I work at one of the building trades. While an apprentice I saw the efforts of the employers to get the greatest possible amount of work from the men. Men were induced by every possible means to take an interest in the employers business. The foremen continually told us the firm made little or no profit. According to the orders of our managing partner, each work-man was dismissed the moment they could dispense with him. Still, to my surprise, I saw that the members of the firm managed to live very comfortably, in spite of their professed losses, one even travelled four months on the continent. While thinking of these things I read Carlyle's "Past and Present"; the chapter on "Captains of Industry" left me ripe for Socialism; "Merrie England" convinced me. Rustin, Thorold Rogers, Henry George. and the Fabian Essays deepened my convictions. I plucked up courage, attacked my political shopmates, and for a time had a tough struggle (being singlehanded). Eventually they began to waver, and now we have many sympathisers. Best of all we have captured five young man, all vigorous, intelligent, and hopeful, in fact, the flower of the last generation. - G.V.W., Liverpool.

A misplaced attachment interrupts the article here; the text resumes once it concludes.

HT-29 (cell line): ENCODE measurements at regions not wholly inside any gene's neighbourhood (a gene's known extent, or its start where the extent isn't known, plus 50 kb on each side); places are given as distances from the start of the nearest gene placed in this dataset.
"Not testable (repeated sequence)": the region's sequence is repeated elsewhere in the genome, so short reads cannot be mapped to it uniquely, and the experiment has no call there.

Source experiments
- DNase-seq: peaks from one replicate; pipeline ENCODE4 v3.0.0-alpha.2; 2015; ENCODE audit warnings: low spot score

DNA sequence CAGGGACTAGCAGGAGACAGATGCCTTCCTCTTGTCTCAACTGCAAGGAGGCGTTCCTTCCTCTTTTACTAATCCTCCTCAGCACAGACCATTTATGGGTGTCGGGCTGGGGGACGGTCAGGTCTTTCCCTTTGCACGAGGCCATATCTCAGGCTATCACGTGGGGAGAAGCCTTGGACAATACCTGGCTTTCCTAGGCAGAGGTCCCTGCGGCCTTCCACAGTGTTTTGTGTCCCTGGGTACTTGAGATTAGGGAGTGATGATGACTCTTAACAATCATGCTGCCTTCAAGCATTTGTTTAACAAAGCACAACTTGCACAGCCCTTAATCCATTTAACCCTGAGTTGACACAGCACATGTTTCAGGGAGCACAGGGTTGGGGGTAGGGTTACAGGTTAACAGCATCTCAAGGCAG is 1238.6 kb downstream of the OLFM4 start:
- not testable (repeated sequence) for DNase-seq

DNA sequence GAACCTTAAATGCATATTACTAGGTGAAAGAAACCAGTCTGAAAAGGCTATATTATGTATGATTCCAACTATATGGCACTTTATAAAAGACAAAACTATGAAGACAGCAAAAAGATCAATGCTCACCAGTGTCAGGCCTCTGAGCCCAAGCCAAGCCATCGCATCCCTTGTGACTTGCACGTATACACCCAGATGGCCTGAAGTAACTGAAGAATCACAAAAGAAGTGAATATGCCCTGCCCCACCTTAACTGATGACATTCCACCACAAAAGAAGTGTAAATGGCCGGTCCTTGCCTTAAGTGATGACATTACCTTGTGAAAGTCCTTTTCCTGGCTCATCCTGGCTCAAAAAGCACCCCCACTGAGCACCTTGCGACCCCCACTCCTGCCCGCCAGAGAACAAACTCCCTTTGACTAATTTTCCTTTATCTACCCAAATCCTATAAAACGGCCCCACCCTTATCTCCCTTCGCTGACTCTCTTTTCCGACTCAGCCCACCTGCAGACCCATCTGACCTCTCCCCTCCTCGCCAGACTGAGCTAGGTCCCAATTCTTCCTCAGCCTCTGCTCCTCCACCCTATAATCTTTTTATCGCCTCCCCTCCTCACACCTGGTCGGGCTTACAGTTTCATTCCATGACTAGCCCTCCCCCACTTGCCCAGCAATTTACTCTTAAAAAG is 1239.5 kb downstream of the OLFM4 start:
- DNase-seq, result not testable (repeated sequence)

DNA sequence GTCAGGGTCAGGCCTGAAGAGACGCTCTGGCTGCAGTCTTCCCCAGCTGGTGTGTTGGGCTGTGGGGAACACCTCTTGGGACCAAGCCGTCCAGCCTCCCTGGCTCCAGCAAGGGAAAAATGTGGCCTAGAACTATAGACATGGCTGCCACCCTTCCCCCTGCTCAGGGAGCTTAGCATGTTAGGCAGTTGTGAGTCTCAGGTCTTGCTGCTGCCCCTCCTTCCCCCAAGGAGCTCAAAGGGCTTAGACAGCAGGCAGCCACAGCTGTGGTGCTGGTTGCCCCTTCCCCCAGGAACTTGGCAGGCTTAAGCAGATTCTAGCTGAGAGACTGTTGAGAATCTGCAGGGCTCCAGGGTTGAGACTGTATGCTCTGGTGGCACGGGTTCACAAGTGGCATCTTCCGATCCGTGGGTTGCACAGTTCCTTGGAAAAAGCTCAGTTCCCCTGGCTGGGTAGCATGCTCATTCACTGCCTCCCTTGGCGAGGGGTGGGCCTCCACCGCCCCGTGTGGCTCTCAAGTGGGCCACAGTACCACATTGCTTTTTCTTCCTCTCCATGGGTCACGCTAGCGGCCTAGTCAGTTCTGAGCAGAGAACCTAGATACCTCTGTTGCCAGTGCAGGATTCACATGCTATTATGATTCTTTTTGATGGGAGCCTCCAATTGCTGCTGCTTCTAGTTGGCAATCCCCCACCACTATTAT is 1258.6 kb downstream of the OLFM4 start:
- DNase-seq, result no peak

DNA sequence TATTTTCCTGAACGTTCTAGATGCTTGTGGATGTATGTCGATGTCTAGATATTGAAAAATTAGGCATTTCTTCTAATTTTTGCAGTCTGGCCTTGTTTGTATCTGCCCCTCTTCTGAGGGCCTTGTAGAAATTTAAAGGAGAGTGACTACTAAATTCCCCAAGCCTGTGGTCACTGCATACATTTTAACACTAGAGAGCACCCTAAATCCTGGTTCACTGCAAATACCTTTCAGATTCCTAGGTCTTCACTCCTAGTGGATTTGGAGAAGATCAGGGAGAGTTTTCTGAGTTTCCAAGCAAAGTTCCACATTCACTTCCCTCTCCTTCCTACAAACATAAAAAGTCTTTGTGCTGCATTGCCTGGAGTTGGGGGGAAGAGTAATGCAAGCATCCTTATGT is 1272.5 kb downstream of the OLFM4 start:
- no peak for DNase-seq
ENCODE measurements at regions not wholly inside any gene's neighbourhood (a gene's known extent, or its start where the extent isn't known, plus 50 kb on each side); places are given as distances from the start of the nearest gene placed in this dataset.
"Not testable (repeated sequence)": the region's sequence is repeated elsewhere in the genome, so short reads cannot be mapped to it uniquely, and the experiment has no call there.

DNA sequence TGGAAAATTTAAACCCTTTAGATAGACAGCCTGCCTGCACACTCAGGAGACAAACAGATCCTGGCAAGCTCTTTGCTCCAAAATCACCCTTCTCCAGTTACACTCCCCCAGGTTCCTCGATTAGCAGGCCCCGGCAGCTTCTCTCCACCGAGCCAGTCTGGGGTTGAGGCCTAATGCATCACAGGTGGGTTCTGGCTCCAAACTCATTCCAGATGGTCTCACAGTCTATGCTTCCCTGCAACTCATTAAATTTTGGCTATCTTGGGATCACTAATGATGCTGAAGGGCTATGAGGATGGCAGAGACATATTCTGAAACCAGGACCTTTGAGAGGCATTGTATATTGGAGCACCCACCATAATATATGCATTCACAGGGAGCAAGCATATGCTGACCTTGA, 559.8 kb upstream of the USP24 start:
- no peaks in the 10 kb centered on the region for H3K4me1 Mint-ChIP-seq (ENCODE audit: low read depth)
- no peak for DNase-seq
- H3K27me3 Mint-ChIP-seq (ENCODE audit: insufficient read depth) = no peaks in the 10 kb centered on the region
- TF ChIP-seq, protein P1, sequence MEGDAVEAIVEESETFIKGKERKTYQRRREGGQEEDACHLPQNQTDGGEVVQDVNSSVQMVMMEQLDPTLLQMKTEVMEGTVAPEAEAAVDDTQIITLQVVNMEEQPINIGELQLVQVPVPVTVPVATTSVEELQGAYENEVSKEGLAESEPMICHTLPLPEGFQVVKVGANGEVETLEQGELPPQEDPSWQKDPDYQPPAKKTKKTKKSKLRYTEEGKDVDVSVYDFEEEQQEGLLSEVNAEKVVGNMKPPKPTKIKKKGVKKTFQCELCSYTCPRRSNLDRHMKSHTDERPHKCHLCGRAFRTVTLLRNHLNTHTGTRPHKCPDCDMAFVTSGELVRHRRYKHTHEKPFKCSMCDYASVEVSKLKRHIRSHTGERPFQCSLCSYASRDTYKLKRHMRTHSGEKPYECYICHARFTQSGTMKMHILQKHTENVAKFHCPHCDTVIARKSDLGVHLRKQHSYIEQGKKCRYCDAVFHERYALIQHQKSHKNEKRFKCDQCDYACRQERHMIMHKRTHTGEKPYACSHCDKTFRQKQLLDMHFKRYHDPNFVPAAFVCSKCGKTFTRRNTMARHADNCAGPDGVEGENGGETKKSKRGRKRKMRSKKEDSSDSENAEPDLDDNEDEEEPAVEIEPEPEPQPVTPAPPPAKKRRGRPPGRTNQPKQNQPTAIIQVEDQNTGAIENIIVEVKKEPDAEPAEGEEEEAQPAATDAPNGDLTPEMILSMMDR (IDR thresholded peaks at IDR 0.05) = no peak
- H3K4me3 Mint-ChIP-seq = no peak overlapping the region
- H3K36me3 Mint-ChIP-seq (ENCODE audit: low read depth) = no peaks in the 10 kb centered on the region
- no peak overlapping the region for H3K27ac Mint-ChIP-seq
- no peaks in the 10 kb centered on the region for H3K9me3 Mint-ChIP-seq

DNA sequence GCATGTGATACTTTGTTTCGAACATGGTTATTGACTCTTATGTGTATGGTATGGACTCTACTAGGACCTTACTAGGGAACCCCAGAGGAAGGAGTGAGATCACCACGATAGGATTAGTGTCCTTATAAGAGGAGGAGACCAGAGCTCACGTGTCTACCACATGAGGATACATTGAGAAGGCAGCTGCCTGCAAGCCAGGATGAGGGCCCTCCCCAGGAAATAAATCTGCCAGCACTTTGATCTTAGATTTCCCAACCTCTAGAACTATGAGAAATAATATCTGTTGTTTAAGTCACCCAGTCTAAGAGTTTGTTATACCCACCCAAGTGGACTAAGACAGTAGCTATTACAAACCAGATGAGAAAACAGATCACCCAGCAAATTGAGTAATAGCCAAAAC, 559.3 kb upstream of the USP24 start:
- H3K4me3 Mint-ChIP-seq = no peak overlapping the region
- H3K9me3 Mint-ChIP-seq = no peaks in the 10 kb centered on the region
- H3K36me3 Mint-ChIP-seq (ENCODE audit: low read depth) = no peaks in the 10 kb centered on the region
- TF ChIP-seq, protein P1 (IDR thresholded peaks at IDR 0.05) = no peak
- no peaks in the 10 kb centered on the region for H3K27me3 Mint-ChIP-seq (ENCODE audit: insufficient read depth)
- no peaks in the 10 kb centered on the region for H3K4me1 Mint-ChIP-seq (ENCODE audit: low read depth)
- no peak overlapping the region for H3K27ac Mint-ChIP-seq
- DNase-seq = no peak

Merrie England was given to me a few months ago, which told me the disease which is eating up the lives of the people, viz., "Work,' and the cure, Socialism." So I took a diagnosis, and prescribed as follows:- Everyone who suffered from work must have plenty of fresh air to breathe, good water or milk to drink (beer barred until strong again) nourishing food to eat, warm woollen clothing to wear; well ventilated, healthy dwellings to live in, free from draughts; must not do any work until they are cured; must not worry or fret; and for medicine, must have 1000 doses a day of human love and affection, which is the only specific for broken hearts and bodies". They're my orders, and the Spirit of God (love) helping me, the devil and all his angels will not prevent me from doing all I can to fulfil them. - A.S.H.